> I would say that subjective claims do have direct influence on science
> because they *guide* science at every stage. They influence what we
> perceive, how we explain, what we choose to measure, and how we interpret
> those measurements. Yet it is the measurement that allows us to move
> beyond this sea of subjectivity. For subjective claims have no direct
> influence on measurement.
>
>
>
> - Mike
>
> ----- Original Message -----
> *From:* George Cooper <georgecooper@sbcglobal.net>
> *To:* asa@calvin.edu
> *Sent:* Wednesday, January 07, 2009 10:01 AM
> *Subject:* RE: [asa] Objective vs. Subjective (and the Green Rules)
>
> Hi Don,
>
>
>
> Thanks for your views on the green rules.
>
>
>
> Subjective claims have no direct influence on science.
>
>
>
> On the contrary; subjective claims are what drive progress in formulating
> scientific theory. We sometimes call them hypotheses. A. Einstein: "The
> theorist who undertakes [to flesh out a theory] should not be carped at as
> 'fanciful'; on the contrary, he should be encouraged to give free reign to
> his fancy, for there is no other way to the goal."
>
>
>
> I agree with Einstein; subjectivity is not pejorative term. Supposition,
> hypotheses, conjecture, theory, views, ideas, insights, and other subjective
> claims are all part of the process found in science. The intent of the
> statement was to show that they do not directly alter the foundation to
> science. Reliable and accurate facts are not altered by any opinion
> (scientific or otherwise). Also, part of the intent was to claim that
> religion and philosophy do not alter the facts directly, but indirectly.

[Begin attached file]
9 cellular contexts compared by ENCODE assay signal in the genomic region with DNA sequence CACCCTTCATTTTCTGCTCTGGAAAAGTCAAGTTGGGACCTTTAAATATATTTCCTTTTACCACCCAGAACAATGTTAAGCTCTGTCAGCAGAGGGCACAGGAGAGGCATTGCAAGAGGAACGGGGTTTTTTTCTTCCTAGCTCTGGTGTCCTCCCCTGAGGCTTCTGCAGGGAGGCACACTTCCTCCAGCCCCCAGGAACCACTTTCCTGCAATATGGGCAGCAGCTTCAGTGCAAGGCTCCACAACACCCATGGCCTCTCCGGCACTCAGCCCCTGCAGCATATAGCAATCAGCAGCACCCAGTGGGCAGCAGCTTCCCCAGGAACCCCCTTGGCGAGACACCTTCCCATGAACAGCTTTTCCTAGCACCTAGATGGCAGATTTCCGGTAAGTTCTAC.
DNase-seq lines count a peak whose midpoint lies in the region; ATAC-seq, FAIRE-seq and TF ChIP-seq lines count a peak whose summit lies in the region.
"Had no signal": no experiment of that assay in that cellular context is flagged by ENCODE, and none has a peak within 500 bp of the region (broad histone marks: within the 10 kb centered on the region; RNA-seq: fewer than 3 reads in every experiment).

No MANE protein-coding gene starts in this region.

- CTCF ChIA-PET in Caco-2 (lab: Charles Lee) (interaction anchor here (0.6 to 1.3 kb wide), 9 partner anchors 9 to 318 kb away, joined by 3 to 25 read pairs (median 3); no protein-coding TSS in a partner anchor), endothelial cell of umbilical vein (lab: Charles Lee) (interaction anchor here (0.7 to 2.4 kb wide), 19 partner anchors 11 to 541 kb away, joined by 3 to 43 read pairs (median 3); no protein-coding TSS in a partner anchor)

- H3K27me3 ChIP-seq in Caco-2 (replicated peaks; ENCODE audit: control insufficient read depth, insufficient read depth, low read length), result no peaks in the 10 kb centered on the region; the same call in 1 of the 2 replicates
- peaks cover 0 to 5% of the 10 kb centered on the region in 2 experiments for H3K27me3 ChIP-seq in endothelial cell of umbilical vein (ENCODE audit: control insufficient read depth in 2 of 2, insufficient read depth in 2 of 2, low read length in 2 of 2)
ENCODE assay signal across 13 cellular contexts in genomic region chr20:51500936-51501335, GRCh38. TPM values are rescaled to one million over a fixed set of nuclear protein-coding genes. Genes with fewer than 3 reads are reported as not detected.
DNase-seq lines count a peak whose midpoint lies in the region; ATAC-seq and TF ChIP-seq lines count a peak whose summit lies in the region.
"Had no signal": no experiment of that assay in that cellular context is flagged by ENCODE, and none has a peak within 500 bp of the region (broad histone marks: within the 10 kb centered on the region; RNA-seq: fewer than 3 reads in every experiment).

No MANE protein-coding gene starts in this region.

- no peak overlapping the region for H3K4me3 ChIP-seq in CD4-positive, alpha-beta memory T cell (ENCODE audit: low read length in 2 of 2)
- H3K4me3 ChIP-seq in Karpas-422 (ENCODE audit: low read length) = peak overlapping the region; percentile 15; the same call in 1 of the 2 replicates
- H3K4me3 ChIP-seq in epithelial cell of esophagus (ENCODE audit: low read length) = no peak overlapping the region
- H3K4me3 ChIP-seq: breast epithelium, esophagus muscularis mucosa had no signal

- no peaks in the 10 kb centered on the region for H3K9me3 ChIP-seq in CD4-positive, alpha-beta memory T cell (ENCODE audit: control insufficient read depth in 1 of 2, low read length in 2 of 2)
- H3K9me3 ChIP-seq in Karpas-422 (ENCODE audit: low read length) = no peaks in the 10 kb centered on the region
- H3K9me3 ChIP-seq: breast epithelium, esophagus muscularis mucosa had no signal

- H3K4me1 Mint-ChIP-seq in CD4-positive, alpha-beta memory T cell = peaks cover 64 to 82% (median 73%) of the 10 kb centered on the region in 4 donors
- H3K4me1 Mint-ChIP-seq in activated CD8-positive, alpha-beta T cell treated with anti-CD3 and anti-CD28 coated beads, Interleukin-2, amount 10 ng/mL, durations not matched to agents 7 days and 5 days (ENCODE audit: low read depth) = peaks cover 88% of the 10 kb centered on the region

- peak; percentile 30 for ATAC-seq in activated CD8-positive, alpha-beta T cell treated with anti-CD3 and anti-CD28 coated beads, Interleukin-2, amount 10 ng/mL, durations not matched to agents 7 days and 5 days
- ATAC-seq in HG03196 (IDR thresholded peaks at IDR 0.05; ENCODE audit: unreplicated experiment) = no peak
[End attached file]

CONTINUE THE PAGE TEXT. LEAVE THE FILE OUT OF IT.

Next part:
> Nevertheless, subjective ideas are essential to finding things useful from
> the data. That is why I followed the statement with, "[Subjectivity can
> indirectly greatly influence science via the scientist and supporting
> parties, but the foundational measurements remain objective.]"
>
>
>
> Unfortunately, my statement does seem to be an overstatement and I need to
> word it better. Perhaps something like, "Subjective claims can not alter
> the foundation to science (ie. factual evidence)." Any advice?
>
>
>
>
>
> objective elements of any subjective claim [are open to scientific
> scrutiny]
>
>
>
> A subjective claim once stated is an arrangement of words now divorced from
> the private feelings that gave rise to it. Every word of the subjective
> claim is an object in the public domain. So yes, both the words and their
> meaning can be scrutinized--but not the feelings that gave rise to them.
>
>
>
> The intent of this rule is to claim that any element within subjective
> claims that can be tested scientifically (objective measurements) is
> vulnerable to what science has to say about it as a result of those
> measurements.
>
>
>
>
>
> Geocentricity was not a subjective claim but a scientific theory that
> seemed to account for known observations (when you include the epicycles).
>
>
>
>
> All scientific theories are subjective claims but are noticeably different
> than other subjective claims (eg religion) since they are founded upon
> objective elements. Thus, theories are not cast in stone, but are models
> that intentionally require objective elements, allow testability, and
> include predictability. No better models exist for addressing natural
> phenomena. It was the objective elements of Geocentricity that allowed it
> to be shown as false since it made predictions such as both crescent and
> gibbous phases for Venus (Ptolemy's model, not Tycho's), and no stellar
> parallax, etc.
>
>
>
> If a theory were required to be correct before we could call it a
> scientific theory, there wouldn't be any such thing as a scientific theory.
>
>
>
> I am unclear what you are saying here. Scrutiny applies to all scientific